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‘Wine is bottled poetry’, said the writer Robert Louis Stevenson. This could almost be the motto of the wine industry in Italy, a country that reveres food and wine above almost everything else. For wine lovers, a trip to Italy is always a delight. We’ve picked out five places we think are particularly special.

San Gimignano, Tuscany


San Gimignano vineyard


The quality and standing of San Gimignano wine doesn’t need any introduction for Italian wine enthusiasts. This quiet hill town in Tuscany produces millions of bottles each year, which are sold all over the world. Vernaccia di San Gimignano obtained the first DOC in Italy in 1966 before gaining DOCG status in 1993 – Italy’s highest accolade for wine.

The town itself has lots of character and offers unrivalled views of the surrounding vineyards, making it a lovely daytrip from nearby Florence or Siena. The wine has a delicate bouquet and a mineral nose, with fruity and flowery notes. During the Renaissance Michelangelo praised the wine of San Gimignano, saying upon tasting it that, ‘it kisses, leaks, bites, pricks and stings’.

Montepulciano, Tuscany


Wine barrels Montepulciano


Chianti is perhaps the best-known area in Tuscany for wine production, and one of the stars is the beautiful town of Montepulciano. This heavenly medieval town is bristling with character, epitomised by the ancient buildings in the central Piazza Grande.

As far as wine is concerned, Chianti is lauded for its vast production capabilities and exceptional wineries. Wine tasting in Chianti is a thrilling experience with enough vintages to keep you going for weeks! Montepulciano wine is a medium bodied red with hints of sour cherry, red plum and oregano. Food pairings to consider include beef bolognese and roasted pork shoulder, though the local people of Montepulciano will have the best recommendations when you dine out.

Barolo, Piedmont


Barolo Piedmont


Tuscan wine tours are so popular that other Italian regions sometimes don’t get a look in. But tucked away in the northwest corner of Italy is Piedmont, where lush vineyards meet dazzling mountain views. The wines made here utilise the legendary Nebbiolo grape, and are among the most sought after in the great restaurants of the world.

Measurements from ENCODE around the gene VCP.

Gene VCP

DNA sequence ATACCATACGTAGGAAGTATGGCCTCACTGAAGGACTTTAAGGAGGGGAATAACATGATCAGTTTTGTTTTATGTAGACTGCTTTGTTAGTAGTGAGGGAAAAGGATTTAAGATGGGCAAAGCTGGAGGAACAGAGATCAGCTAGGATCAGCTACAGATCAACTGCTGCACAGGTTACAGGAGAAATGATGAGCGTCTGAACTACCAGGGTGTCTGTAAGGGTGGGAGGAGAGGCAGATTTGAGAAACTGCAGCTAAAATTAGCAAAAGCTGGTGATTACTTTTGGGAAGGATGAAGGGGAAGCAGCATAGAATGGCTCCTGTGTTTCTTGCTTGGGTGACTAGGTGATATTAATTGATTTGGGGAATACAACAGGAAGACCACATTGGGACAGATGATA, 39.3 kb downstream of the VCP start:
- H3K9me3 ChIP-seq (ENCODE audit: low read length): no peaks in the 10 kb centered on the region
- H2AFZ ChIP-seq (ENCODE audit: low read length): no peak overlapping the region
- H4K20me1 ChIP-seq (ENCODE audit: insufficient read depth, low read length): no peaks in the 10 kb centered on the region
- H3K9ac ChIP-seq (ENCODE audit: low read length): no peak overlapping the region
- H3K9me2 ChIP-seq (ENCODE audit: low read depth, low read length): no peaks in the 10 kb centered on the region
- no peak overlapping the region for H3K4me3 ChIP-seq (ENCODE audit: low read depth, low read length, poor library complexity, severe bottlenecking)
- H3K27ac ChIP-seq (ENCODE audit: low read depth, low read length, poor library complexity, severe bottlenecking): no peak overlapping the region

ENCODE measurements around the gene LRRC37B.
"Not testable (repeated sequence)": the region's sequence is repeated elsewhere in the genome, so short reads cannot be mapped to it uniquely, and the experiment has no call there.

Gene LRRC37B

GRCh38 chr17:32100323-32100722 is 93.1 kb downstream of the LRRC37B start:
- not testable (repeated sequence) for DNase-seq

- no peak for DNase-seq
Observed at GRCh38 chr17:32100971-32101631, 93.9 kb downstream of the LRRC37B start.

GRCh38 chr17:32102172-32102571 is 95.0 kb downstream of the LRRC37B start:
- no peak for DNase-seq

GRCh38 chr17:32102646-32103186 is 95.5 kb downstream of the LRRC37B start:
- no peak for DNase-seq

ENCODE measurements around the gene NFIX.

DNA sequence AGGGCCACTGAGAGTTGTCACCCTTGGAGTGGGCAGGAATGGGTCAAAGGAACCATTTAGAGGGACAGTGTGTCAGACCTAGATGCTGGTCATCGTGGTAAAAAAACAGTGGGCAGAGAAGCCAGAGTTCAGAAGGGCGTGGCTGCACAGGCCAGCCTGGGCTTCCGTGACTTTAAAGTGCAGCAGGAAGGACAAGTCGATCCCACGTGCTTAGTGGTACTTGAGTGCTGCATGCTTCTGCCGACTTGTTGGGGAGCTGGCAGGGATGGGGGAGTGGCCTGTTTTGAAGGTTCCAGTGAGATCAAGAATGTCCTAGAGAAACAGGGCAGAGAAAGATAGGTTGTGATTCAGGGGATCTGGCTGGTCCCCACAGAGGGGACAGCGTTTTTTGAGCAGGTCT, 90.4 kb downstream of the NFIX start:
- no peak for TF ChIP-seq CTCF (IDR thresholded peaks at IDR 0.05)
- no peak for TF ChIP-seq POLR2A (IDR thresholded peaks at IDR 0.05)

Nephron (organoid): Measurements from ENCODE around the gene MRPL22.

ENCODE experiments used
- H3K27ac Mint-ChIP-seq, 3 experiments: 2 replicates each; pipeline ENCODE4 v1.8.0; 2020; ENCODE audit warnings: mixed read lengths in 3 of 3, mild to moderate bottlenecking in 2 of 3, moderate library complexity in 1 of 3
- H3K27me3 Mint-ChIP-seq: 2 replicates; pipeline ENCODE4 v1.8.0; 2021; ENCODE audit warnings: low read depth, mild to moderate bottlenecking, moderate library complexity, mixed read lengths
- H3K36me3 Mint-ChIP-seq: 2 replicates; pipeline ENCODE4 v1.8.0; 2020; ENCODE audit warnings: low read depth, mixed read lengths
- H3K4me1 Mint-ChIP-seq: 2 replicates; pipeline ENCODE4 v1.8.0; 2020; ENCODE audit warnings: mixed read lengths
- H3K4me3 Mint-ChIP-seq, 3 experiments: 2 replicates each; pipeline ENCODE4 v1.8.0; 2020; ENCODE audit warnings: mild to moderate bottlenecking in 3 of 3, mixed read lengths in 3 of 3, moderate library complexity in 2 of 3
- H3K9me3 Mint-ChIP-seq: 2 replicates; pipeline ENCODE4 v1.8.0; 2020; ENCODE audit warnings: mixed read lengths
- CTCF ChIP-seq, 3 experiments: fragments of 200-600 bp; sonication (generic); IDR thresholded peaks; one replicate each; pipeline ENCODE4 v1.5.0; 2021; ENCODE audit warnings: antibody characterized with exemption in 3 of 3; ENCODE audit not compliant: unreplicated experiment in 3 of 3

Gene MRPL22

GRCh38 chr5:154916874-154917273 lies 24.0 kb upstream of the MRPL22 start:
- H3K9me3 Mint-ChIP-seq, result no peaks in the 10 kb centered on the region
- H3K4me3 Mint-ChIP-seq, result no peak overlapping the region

The name Barolo is synonymous in the wine world with big price tags. It is no secret in Piedmont that you can enjoy this incredible ‘king of wines’ at an affordable price in the region. Surrounded by vineyards, the town of Barolo itself is devoted to food and wine. For the wine lover, a tour of the Barolo Wine Museum will be as interesting as the great galleries of Florence to lovers of the arts.

Orvieto, Umbria


Orvieto


Of all the Umbrian wines, Orvieto is undoubtedly the most famous. White Orvieto DOC wine comes in a variety of sweet and dry incarnations, using a combination of Prociano and Grechetto grapes. The ancient city of Orvieto is at the heart of the best vineyards in the region and has been populated since Etruscan times. Orvieto wine has often been admired by popes and princes – how will you like it when you get there?

Vittoria, Sicily


Sicily vineyard


There are so many inspiring places to visit in Italy, each with a unique and vivid character – none more so than Sicily. Southern Sicily is home to one of the best wine producing regions in Italy – Vittoria. Red lovers can expect bright, cherry coloured wines made from Nero d’Avola and Frappato grapes. Sicilian viticulture has a long history that can be traced back to the Ancient Greeks and even Dionysus, the God of Wine. During your time in Vittoria, make sure you tour the ruins of the Ancient Greek colony of Camarina.

From Tuscany to Sicily, take an escorted holiday in Italy and you will have some remarkable wines to try. Don’t worry if you’re not an expert – just relax and enjoy your surroundings as you learn from the experts and sample a few glasses of wine.



Article published on: 20th February, 2016

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Nicola

Nicola considers herself very lucky to have had the opportunity to visit a number of places around the world and these experiences usually involve searching for as many kinds of wildlife as possible. Recent highlights include penguins in Antarctica, bears and whales in Canada and Alaska and sea otters in California - but there are always more animals to search for.

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